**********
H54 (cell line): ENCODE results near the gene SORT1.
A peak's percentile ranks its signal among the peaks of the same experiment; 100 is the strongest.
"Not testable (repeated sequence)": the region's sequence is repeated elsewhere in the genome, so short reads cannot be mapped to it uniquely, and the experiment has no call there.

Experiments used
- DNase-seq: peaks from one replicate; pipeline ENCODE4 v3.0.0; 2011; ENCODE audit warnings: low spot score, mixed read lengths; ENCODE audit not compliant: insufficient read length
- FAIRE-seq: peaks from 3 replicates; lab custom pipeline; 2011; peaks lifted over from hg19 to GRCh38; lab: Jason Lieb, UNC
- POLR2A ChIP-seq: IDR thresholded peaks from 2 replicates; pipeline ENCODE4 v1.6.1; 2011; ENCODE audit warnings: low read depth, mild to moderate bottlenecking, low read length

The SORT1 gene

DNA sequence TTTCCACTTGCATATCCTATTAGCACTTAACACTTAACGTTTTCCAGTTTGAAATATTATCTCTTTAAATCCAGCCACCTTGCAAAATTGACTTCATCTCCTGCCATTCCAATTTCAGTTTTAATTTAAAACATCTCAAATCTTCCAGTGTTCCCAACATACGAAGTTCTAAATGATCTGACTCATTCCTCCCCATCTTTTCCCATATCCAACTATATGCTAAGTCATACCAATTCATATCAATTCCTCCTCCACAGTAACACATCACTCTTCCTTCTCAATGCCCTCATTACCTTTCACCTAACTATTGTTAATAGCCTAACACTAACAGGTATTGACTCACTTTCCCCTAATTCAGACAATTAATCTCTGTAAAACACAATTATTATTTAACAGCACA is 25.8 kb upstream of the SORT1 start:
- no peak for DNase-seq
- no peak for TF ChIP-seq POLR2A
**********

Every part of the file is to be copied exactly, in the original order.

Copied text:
H54 (cell line): ENCODE results near the gene SORT1.
A peak's percentile ranks its signal among the peaks of the same experiment; 100 is the strongest.
"Not testable (repeated sequence)": the region's sequence is repeated elsewhere in the genome, so short reads cannot be mapped to it uniquely, and the experiment has no call there.

Experiments used
- DNase-seq: peaks from one replicate; pipeline ENCODE4 v3.0.0; 2011; ENCODE audit warnings: low spot score, mixed read lengths; ENCODE audit not compliant: insufficient read length
- FAIRE-seq: peaks from 3 replicates; lab custom pipeline; 2011; peaks lifted over from hg19 to GRCh38; lab: Jason Lieb, UNC
- POLR2A ChIP-seq: IDR thresholded peaks from 2 replicates; pipeline ENCODE4 v1.6.1; 2011; ENCODE audit warnings: low read depth, mild to moderate bottlenecking, low read length

The SORT1 gene

DNA sequence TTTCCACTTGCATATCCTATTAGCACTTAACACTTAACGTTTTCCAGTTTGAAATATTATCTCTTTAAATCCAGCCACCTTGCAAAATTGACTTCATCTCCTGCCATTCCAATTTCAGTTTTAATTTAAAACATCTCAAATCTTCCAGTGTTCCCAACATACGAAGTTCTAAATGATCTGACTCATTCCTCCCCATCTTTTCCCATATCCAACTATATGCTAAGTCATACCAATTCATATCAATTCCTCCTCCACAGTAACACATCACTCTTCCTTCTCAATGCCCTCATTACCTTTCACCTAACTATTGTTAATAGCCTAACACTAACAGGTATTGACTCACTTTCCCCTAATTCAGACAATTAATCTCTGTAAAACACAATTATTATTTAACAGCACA is 25.8 kb upstream of the SORT1 start:
- no peak for DNase-seq
- no peak for TF ChIP-seq POLR2A